OREGON PORT OF WILLAMETTE…is the name of the Mid-Willamette Valley Intermodal Facility proposed for Brooks, Oregon. SVN Managing Director, and current Salem Area Chamber of Commerce President, Curt Arthur attended the Chambers June Public Policy meeting to learn more from Kevin Mannix, a local attorney and member of The Oregon Shipping Group, who is one of the proponents of the development.
Here are some facts:
1. The Oregon legislature approved $25 million in lottery economic development funds to the Oregon Dept. of Transportation (ODOT) to establish an intermodal facility in the Mid-Valley.
2. The intermodal facility will help Mid-Valley farmers and business owners save money in shipping costs using rail compared to trucking alternatives. As an example, local farmers are currently having their containers trucked to either Seattle/Tacoma, Oakland, or Long Beach, California. Having those containers delivered to those ports via rail is more cost effective, eases traffic congestion by getting semi-trucks off the road, and is better for the environment.
3. Five proposals were submitted for consideration and both Brooks and a project on the former International Paper site in Millersberg were selected as finalists each receiving grants of $625,000 each to finalize their final proposals. The Brooks facility could either be on one of two (2) sites owned by Norpac Foods, or on the Downer Site which is a large tract of land west of I-5 off River Road North. The Norpac sites could both be served by Union Pacific. The Downer Site would be served by Portland & Western Railroad which would tie into both Union Pacific and BNSF in Portland. The Millersburg site is serviced by Union Pacific as well. The Oregon Shipping Group is spearheading the Brooks proposal while local economic development officials, volunteer board members, local legislators and outside consultants are shepherding the Millersberg proposal.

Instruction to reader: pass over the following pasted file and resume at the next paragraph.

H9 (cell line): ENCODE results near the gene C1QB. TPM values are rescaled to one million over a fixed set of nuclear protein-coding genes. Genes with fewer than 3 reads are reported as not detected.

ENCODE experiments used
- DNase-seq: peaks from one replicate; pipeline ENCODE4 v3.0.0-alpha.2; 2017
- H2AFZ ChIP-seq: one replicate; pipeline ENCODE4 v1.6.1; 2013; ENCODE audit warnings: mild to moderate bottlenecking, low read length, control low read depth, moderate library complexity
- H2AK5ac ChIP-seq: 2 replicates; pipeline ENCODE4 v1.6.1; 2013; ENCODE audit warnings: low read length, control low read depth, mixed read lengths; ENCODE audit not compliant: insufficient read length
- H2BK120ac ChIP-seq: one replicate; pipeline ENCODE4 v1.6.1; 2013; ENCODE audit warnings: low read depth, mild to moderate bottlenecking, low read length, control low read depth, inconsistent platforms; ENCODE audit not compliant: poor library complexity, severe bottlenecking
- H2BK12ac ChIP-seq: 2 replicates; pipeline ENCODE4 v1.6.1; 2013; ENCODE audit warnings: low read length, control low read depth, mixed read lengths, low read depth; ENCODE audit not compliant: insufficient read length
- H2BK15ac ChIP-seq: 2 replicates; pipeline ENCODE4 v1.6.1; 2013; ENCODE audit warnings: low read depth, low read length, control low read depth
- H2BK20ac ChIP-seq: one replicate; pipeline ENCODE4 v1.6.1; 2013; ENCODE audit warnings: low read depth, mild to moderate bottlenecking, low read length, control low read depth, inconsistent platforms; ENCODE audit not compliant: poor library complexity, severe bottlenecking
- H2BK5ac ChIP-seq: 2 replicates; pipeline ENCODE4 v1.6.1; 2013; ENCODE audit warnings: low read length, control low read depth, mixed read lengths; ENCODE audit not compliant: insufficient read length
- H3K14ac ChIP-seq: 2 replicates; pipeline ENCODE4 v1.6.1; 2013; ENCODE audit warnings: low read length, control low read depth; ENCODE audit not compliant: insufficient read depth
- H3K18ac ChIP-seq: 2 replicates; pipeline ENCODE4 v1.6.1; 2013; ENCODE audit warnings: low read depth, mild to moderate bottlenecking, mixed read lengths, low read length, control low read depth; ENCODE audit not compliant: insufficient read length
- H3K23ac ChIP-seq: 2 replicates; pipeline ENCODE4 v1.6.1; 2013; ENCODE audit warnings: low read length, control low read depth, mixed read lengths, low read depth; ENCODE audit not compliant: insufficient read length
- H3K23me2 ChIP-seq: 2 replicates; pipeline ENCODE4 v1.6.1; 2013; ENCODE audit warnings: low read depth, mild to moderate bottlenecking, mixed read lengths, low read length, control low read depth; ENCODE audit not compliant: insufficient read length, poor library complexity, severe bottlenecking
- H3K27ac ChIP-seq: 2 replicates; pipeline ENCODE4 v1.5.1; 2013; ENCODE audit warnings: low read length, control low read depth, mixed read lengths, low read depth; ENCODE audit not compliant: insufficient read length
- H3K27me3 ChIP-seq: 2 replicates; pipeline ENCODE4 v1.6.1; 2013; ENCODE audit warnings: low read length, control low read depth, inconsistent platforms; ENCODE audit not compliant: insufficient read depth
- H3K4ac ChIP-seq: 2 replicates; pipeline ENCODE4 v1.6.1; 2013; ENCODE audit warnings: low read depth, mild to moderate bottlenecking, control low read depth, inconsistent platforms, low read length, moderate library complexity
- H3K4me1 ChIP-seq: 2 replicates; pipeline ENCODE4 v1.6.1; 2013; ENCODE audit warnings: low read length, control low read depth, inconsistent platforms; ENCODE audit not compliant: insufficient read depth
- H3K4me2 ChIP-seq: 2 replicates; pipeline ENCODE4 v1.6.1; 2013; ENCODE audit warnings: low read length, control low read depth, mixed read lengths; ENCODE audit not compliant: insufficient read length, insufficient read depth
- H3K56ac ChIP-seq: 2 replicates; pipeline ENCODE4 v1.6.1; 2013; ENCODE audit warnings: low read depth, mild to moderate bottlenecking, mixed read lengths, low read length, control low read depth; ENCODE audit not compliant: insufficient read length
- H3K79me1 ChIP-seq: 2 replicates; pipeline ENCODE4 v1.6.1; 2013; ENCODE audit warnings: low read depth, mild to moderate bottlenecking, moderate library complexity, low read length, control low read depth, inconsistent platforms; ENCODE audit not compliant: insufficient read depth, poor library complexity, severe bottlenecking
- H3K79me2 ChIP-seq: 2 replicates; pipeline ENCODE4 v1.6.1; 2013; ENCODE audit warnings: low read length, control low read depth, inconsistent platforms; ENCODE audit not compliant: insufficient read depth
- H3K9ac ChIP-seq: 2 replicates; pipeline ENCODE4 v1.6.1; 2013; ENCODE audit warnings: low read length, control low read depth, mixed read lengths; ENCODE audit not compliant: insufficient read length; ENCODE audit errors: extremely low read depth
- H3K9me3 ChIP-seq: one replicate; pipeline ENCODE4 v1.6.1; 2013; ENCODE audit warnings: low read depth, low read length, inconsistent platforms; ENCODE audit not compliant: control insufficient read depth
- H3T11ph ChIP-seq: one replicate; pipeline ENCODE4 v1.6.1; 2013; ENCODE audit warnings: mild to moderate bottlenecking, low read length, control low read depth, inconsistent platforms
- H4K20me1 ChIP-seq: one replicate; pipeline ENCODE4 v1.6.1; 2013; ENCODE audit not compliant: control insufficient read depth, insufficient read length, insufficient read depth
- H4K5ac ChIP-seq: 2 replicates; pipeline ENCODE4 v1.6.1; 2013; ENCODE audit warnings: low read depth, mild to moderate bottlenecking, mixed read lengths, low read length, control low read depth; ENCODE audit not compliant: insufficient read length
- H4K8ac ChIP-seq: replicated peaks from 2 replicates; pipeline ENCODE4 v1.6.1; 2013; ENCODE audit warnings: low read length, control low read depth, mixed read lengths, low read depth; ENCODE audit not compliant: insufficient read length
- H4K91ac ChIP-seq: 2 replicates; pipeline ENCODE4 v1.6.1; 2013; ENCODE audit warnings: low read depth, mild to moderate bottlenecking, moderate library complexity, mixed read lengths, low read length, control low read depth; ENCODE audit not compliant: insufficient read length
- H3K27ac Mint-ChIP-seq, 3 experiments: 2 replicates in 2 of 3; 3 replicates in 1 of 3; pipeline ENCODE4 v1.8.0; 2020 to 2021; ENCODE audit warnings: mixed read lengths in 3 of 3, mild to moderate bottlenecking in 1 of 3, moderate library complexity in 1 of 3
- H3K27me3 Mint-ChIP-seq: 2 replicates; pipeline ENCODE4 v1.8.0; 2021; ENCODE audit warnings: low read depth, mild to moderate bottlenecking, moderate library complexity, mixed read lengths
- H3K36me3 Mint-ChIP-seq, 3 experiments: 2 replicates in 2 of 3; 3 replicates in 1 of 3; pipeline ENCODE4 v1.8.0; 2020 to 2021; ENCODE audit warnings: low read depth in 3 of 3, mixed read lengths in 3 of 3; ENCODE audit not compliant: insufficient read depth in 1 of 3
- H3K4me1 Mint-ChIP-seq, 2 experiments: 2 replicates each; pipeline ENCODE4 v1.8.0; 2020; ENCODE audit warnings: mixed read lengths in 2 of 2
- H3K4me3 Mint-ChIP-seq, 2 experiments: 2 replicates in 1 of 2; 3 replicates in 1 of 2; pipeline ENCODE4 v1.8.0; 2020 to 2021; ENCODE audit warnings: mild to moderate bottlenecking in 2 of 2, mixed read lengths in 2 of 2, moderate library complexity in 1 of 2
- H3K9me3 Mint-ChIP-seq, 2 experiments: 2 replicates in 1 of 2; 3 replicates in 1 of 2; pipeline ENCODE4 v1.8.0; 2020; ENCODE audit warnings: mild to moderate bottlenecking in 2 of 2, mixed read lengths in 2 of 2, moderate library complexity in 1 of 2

4. The five (5) member Oregon Transportation Commission is expected to make the award in December, 2018. The winning location could see work begin as early as the Spring, 2019.
The impact locally will be a positive one. Not only will the intermodal facility employ approximately 20 people, we will see ancillary businesses such as truck repair shops surface to service the need this use will have. Congratulations to the Oregon Legislature for being forward thinking on this. With farmers and businesses of the Willamette Valley will be the benefactors no matter which location is selected.